“Extraordinarily committed, searingly communicative performances…thanks to Philip Headlam’s lucid direction”
About Philip Headlam
Conductor Philip Headlam has received acclaim for his performances in the U.K., Europe and Canada. Equally at home in the theatre and on the concert platform, he conducts a wide range of opera and orchestral repertoire from the across the Classical and Romantic eras as well as Baroque music.
He has vast skill and experience conducting opera and concert music from all decades of the 20th and 21st centuries including numerous world and national premieres in the U.K. as well as Belgium, Italy, Germany and Canada and worked directly with many eminent composers of our time.
Mahagonny Songspiel by Kurt Weill
Philip Headlam, conductor, The Continuum Ensemble
The Continuum Ensemble
Philip Headlam is the conductor and artistic director of The Continuum Ensemble, dedicated to performing new and neglected music from the 20th and 21st centuries. Founded with co-artistic director Douglas Finch, pianist/composer, it is based in London, U.K.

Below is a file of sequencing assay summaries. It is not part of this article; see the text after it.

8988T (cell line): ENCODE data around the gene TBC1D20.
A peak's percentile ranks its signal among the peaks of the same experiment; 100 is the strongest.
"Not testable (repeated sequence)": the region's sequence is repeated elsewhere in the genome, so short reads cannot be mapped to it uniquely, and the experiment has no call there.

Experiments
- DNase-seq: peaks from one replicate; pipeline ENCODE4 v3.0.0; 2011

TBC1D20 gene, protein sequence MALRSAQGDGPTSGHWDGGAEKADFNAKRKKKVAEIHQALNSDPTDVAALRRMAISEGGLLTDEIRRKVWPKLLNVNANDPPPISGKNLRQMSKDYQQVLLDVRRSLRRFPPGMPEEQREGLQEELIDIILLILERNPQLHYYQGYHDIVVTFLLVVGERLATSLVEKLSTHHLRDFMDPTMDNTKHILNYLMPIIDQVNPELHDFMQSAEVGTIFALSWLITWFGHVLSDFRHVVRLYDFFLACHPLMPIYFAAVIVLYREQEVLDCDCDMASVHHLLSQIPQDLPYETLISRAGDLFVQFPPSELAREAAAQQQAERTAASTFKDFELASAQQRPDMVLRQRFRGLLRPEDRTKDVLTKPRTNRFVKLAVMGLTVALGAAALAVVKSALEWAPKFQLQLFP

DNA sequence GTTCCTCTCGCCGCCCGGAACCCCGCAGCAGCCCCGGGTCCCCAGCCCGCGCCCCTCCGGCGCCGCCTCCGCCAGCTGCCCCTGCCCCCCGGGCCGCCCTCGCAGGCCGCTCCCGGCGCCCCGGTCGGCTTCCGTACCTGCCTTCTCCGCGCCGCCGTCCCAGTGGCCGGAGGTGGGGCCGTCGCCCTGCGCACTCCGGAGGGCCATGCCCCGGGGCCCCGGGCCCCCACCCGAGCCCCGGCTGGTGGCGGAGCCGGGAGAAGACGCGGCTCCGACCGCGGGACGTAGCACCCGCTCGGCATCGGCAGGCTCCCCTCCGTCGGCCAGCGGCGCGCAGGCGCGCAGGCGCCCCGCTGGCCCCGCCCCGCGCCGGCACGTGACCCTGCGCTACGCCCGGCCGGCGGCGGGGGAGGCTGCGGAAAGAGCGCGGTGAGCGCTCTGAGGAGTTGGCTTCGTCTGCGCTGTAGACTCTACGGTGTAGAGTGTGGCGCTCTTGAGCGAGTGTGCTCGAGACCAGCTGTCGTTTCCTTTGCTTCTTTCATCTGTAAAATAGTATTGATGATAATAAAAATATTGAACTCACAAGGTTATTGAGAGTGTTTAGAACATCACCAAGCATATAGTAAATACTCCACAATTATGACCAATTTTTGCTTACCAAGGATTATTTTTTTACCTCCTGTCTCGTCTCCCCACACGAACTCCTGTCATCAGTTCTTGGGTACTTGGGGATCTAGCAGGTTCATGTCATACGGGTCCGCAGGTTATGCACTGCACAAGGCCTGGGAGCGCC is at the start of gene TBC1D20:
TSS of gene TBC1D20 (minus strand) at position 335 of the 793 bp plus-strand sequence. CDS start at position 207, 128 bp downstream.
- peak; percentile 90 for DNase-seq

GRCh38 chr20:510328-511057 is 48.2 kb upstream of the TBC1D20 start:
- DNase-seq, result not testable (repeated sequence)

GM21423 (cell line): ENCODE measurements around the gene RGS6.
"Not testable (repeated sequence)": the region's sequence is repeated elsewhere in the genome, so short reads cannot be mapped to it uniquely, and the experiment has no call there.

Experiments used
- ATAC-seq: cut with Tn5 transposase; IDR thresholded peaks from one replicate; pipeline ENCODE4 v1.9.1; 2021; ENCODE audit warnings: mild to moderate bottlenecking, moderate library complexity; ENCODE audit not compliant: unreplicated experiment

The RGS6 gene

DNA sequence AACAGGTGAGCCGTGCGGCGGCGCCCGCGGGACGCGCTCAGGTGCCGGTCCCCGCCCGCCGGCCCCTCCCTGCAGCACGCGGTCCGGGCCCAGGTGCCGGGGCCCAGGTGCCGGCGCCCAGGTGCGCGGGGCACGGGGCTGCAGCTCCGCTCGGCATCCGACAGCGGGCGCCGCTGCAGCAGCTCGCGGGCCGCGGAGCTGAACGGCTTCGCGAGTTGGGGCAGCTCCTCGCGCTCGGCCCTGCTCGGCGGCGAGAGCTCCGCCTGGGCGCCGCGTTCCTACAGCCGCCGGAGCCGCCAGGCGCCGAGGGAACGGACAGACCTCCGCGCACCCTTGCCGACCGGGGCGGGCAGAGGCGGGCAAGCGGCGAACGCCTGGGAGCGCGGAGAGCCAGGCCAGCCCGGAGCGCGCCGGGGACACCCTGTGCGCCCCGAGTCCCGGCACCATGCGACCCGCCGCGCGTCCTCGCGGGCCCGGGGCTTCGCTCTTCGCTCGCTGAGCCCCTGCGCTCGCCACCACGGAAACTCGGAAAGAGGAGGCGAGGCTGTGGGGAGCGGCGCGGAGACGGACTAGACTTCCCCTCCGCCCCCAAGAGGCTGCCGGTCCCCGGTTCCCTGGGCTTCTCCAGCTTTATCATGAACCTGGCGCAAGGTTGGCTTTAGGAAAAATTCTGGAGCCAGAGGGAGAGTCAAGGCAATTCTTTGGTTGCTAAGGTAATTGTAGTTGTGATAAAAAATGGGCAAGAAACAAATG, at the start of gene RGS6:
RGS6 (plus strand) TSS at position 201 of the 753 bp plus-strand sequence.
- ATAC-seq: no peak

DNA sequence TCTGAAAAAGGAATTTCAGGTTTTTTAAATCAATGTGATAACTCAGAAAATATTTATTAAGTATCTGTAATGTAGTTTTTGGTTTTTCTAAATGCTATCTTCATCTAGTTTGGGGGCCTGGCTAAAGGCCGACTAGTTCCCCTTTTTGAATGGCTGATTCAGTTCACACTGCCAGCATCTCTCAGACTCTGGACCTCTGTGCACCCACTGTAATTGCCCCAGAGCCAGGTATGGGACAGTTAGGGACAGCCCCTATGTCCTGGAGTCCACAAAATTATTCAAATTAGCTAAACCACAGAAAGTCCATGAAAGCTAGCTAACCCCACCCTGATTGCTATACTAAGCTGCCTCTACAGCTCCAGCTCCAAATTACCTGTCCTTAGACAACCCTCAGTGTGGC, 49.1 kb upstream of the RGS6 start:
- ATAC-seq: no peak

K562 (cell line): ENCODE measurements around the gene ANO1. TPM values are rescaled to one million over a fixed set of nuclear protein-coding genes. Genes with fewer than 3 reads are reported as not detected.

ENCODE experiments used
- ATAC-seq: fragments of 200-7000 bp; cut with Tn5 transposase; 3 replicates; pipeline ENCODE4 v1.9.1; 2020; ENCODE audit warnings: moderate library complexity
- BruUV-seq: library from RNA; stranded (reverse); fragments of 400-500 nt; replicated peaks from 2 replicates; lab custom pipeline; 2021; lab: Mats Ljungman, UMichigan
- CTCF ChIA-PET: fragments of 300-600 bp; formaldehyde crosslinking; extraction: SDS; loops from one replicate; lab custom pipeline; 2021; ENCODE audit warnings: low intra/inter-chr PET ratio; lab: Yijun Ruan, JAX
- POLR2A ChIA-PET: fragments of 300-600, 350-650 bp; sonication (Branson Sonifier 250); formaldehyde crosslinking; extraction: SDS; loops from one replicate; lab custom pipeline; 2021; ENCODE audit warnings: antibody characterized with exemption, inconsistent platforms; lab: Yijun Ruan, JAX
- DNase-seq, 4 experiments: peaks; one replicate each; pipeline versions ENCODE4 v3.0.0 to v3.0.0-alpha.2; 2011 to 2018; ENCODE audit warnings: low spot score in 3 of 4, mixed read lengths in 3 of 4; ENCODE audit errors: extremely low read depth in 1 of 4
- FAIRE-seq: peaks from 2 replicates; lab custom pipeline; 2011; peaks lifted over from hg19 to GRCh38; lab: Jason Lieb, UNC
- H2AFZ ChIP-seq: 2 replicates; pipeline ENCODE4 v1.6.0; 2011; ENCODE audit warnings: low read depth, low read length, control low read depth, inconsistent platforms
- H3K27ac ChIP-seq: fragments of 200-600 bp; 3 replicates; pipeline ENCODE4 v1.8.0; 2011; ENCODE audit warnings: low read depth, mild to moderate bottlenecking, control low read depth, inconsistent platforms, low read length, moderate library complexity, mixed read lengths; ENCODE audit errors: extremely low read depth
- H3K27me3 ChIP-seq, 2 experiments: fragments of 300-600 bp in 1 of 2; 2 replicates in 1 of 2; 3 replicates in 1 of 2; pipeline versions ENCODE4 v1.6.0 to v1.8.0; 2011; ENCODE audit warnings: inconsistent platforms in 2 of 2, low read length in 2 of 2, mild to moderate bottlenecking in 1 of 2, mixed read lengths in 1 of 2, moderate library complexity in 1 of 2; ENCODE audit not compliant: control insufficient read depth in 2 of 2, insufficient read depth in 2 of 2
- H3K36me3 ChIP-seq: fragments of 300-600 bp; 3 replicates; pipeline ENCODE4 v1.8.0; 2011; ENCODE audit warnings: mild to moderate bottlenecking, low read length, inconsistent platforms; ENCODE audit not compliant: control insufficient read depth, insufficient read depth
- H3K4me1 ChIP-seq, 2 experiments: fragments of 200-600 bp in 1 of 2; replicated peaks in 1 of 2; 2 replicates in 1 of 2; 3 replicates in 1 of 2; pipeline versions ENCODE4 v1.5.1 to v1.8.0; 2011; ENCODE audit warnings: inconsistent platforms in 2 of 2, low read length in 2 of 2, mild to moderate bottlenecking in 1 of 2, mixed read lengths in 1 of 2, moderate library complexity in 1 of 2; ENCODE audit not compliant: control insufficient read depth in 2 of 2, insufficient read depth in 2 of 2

‘inspired, stylish performances…a bold imaginative project, wonderfully well realized‘
Programming & Festivals
Recitation and Conversations: Georges Aperghis and his Contemporaries
Aperghis explores the human condition in all its complex expression and emotion, even language itself, which he renders into highly original music that blends gesture and sound by turns poignant, sophisticated, witty and disturbing though always moving and profound.
Neues Land, Neue Sprache at the Kurt Weill Festival Dessau, 2020
Faced with unexpected exile from a homeland and the daunting challenge for an established composer to write songs in a new language upon arrival in a new country, this concert celebrates the beginnings and eventual mastery by Kurt Weill of songs in English with three other Nazi-exiled emigre composers to the U.S. and Canada in the 1930s/40s
Swept Away: Music of a Lost Generation
Swept Away features music by German and Austrian composers who fled into exile in the early 1930s, persecuted and threatened with arrest for their Jewish origins, socialist political views and artistic modernism. Their music was banned from performance and publication, thus completely disappearing until long after WWII ended and even the deaths of many of the composers.